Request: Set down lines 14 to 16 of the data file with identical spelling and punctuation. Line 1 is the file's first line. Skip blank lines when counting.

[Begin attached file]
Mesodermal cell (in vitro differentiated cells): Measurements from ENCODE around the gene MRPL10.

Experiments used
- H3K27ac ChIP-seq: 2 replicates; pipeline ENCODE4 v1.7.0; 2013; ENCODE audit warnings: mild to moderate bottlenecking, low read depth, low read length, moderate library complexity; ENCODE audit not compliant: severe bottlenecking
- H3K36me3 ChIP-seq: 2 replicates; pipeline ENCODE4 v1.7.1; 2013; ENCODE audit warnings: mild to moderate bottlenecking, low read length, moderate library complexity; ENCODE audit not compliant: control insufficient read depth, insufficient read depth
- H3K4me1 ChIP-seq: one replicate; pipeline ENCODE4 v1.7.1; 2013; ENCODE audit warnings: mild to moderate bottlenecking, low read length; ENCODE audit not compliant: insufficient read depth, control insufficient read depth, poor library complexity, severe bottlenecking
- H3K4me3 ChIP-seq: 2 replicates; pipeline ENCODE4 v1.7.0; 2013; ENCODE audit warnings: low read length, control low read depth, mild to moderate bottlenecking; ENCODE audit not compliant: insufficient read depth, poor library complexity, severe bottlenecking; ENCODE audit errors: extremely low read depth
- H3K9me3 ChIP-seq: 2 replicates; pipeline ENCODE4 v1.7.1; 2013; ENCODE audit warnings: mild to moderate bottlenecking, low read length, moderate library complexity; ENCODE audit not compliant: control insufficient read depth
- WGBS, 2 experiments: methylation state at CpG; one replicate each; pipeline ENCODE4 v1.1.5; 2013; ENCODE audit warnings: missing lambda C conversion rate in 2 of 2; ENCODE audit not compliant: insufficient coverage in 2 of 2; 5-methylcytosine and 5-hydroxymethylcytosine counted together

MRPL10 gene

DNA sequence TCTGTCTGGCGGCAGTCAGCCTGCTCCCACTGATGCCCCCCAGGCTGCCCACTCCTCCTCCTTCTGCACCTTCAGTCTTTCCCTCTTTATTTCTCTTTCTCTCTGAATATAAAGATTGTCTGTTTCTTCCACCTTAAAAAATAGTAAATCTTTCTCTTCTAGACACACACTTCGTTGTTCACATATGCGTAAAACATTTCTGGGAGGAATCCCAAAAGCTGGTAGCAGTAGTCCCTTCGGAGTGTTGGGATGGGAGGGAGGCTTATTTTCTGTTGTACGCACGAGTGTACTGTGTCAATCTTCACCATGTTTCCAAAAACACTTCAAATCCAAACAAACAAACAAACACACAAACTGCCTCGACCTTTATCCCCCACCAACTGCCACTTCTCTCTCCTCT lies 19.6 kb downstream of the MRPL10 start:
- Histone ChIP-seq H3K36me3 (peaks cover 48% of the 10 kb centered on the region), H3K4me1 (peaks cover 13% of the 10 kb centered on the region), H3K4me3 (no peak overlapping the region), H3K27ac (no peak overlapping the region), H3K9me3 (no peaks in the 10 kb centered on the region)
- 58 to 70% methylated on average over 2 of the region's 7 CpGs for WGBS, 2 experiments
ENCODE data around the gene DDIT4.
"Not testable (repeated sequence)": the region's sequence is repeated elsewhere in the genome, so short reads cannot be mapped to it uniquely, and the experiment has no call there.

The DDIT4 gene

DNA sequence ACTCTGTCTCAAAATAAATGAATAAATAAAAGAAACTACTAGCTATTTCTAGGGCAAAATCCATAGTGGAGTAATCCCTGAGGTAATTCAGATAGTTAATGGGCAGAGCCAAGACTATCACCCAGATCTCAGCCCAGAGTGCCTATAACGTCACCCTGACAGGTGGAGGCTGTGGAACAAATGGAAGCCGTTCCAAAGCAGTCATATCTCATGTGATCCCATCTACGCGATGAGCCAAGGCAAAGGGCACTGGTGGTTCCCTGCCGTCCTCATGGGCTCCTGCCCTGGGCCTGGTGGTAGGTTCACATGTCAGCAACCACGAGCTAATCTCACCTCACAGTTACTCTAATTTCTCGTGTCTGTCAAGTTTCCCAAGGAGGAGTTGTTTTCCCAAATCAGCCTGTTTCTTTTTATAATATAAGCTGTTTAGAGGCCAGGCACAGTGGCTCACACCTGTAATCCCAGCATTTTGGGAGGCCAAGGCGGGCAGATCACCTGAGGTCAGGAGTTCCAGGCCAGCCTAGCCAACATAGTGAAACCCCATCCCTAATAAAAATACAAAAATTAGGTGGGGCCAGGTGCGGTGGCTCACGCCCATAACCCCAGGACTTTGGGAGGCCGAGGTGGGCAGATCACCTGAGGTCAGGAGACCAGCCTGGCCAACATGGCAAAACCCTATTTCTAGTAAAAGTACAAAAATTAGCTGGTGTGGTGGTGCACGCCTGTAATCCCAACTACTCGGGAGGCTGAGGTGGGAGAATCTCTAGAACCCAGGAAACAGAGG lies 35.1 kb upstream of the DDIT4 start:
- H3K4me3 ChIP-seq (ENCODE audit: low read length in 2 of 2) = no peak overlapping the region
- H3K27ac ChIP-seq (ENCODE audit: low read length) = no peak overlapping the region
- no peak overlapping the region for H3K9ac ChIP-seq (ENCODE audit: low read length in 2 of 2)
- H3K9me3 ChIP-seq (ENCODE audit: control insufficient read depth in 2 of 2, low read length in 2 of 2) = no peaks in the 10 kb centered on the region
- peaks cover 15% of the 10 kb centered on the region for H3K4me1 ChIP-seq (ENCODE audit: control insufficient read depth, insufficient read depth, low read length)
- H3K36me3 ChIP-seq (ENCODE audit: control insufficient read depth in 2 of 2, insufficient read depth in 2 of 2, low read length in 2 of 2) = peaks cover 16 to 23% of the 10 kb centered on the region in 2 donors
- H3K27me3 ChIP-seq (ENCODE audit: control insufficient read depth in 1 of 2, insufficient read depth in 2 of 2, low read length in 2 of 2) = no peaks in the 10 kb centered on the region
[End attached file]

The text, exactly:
"Not testable (repeated sequence)": the region's sequence is repeated elsewhere in the genome, so short reads cannot be mapped to it uniquely, and the experiment has no call there.

The DDIT4 gene

DNA sequence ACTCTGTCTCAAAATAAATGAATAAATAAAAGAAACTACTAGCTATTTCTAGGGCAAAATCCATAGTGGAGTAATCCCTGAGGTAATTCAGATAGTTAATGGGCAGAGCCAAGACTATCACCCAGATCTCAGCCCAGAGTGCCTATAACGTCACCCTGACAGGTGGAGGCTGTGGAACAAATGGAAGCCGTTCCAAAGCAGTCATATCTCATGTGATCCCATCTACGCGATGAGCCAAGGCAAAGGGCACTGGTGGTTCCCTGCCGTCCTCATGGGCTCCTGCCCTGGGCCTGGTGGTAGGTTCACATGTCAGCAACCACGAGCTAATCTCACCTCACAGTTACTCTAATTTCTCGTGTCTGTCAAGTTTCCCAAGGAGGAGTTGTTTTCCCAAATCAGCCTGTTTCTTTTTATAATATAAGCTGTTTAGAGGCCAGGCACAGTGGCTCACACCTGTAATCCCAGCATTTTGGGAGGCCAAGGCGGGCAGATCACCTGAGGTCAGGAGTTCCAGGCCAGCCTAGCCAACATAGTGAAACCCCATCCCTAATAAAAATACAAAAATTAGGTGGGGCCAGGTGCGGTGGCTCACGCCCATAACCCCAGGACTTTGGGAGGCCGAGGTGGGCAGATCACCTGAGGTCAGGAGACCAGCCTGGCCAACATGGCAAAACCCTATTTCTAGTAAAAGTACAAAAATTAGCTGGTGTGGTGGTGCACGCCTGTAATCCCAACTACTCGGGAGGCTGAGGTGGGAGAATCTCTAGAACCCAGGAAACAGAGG lies 35.1 kb upstream of the DDIT4 start: